It has been a year of adjustment for equity capital markets’ bankers and investors alike. Without monetary stimulus to boost stocks, equity players have had to relearn how to exist in a world of climbing interest rates and hope for the best in 2023.
The Fed delivered a 50bp rate rise on Wednesday, after a second month of better-than-expected inflation data. According to CME Group’s Fed Watch tool, markets broadly expect a Federal Funds rate of around or just below 500bp by the middle of next year.
To quote Charles Dickens’ Christmas Carol, Fed Chair Jay Powell became a “tight-fisted hand at the grindstone” in 2022. Unlike old Ebeneezer Scrooge, however, Powell is unlikely to suffer a complete personality change and reverse the direction on rates anytime soon, even if he does slow down their hiking pace.
Markets are finally coming to terms with that, raising hopes of greater issuance next year even if in different conditions, bankers speaking to the Pulse say.
The return of sellers to the accelerated market seen in recent weeks will continue into 1Q23, two ECM bankers and one ECM investor said.
There are hopes that the same pragmatism will allow the IPO market to also reopen, although practitioners expect most new listings later in 2023.
“Sellers and sponsors now realise they must sell below 2021 IPO issuance price to do secondaries, and most are much more realistic about IPO valuation as well,” said one of the bankers. “It is going to take time to adjust, and everyone must be dispassionate about the backdrop. Sponsors will keep going, raise funds and recycle.”
“There is only so much they can sell through continuation funds or to each other; there comes a time to gracefully exit these assets and move on,” he continued.
Everything must go
At the end of November, accelerated deals in financial services company Allfunds [AMS:ALLFG] and Italian payments company Nexi [BIT:NEXI] saw issuers selling down at significant discounts.
The sellers in Allfunds sold well below the IPO price. On Nexi, Italian bank Intesa Sanpaolo also exited far below its entry point in the investor register in 2019.
Both sellers were amenable to discounts close to 10% to facilitate the deals, with investors demanding more reward for providing liquidity.
The ECM investor added that he expects this to continue into next year, as rate rises fuel volatile secondary markets.
“In this market investors want to be nimbler,” said the investor. “For a block trade worth 100 days of trading, I think discounts could even go up to the high teens.”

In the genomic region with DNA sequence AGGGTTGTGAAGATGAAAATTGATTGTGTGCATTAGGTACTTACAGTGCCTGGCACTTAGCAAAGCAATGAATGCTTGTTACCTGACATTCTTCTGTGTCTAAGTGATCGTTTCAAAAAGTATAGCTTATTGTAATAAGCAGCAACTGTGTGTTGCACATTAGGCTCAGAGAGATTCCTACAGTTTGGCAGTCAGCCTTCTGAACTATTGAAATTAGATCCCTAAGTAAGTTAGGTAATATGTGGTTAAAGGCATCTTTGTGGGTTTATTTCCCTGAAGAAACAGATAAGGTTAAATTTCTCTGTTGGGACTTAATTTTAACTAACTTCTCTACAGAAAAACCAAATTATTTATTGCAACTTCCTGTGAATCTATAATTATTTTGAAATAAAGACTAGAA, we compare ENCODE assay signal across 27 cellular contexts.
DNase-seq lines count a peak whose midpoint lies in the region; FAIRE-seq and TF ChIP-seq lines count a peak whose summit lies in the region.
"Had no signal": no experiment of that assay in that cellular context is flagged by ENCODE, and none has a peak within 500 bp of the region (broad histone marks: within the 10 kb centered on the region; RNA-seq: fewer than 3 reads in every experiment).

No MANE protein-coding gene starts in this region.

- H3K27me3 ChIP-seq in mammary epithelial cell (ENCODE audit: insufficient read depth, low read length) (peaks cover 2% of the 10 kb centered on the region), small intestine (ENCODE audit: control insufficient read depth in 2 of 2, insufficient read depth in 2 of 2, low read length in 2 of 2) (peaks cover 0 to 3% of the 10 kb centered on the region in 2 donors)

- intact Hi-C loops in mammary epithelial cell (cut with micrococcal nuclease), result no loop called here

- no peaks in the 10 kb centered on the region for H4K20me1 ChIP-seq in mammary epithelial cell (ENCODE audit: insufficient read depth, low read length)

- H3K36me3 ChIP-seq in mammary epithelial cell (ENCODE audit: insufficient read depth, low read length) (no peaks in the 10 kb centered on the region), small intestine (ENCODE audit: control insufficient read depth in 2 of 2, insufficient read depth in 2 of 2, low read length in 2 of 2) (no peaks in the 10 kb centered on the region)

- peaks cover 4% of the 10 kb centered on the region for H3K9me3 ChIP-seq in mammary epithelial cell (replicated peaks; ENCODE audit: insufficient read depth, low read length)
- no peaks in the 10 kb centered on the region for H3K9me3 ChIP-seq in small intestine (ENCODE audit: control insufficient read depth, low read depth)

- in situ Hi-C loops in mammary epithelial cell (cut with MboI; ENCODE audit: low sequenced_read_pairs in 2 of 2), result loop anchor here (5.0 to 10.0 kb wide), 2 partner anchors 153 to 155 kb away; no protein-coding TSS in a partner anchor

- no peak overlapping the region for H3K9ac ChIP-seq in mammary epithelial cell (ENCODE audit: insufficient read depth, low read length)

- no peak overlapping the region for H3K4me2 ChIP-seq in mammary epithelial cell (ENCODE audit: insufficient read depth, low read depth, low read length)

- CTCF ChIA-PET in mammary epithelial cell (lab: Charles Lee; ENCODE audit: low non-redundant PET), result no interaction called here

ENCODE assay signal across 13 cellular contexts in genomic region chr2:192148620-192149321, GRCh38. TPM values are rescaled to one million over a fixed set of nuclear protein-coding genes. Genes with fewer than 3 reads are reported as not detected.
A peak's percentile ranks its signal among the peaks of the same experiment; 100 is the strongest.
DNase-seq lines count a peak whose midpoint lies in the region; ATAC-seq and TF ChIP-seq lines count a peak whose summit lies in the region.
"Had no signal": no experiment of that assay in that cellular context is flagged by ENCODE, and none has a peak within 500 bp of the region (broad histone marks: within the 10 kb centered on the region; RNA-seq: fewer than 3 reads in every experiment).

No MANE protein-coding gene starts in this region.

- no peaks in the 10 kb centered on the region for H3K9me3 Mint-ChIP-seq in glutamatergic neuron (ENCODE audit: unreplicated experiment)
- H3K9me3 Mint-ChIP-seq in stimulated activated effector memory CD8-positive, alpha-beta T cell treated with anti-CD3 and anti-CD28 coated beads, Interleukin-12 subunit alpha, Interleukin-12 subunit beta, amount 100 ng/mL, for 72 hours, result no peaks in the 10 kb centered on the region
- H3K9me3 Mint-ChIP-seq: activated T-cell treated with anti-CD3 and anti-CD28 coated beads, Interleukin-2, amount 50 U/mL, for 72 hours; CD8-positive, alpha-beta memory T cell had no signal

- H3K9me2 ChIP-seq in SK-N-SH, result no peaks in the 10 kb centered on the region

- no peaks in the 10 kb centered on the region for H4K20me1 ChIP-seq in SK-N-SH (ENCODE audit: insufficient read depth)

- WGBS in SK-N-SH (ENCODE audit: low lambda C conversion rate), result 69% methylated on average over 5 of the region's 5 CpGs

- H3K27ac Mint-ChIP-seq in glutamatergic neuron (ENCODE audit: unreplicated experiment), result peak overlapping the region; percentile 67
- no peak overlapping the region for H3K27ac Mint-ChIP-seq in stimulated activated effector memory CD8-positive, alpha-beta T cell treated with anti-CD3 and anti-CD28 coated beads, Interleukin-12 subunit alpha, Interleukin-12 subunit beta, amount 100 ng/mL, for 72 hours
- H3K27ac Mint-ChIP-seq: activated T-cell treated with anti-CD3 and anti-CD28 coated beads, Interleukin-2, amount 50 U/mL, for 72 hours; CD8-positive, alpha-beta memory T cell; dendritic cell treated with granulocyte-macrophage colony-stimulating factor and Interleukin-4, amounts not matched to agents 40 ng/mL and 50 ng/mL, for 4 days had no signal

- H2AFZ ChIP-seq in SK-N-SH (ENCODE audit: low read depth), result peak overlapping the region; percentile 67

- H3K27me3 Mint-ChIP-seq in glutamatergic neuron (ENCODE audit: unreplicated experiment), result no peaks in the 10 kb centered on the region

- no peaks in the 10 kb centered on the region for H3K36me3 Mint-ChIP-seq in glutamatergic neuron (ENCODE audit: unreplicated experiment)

A third ECM banker said he expected Q1 to mirror the more optimistic tones of the last few weeks.
In recent weeks, a few sellers have wall-crossed potential blocks and chosen not to launch, according to one ECM banker and the ECM investor. This was due to a lack of demand from long-only investors so late in the year, pushing deals to Q1 instead.
“There is still a lot of pent-up blocks supply and that tells you people have got their heads around new valuations,” said the first banker.
Focus on fundamentals
Another change in European ECM, which has taken some time for the market to get used to, is the type of companies that can be brought for an IPO in a new rising rate environment.
Both the first banker and investor said that alongside wanting to buy IPOs at lower valuations, buysiders are focused on real cash flows. The days of growth-driven tech companies without profits getting a strong reception in Europe’s IPO market are over, at least for now.
Most agree there is no overriding sector theme for next year, aside from companies involved in the transition to green energy generation, as previously reported by the Pulse.
But across the board, businesses that are cash generative and profitable will be at the forefront of investors’ minds.
“The rate environment changes what we want to buy, and a balance sheet focus is here to stay,” the investor said. “We expect to see more late-stage pre-IPO situations where companies look to fix that balance sheet pre-IPO.”
The investor added he expects more private companies to engage in late-stage funding rounds to clear debt off balance sheets and expand their shareholder register before embarking on an IPO.
In November, Swiss conglomerate ABB [SWX:ABBN] conducted a CHF 200m placement with long-term equity strategy fund of Interogo Holding (IH) and family office moyreal holding ag for its e-mobility unit.
The investors could become cornerstones in the unit’s IPO, as previously reported by this news service.
The Fed is unlikely to be giving too many gifts to the market next year, but if it holds to course with gradual rate rises to around 5% and assuming no macro black swans appear, EMEA ECM should be on course for a happier New Year.
This is the final ECM Pulse of 2022, we wish a very Merry Christmas and a Happy New Year. We will be back in January 2023.
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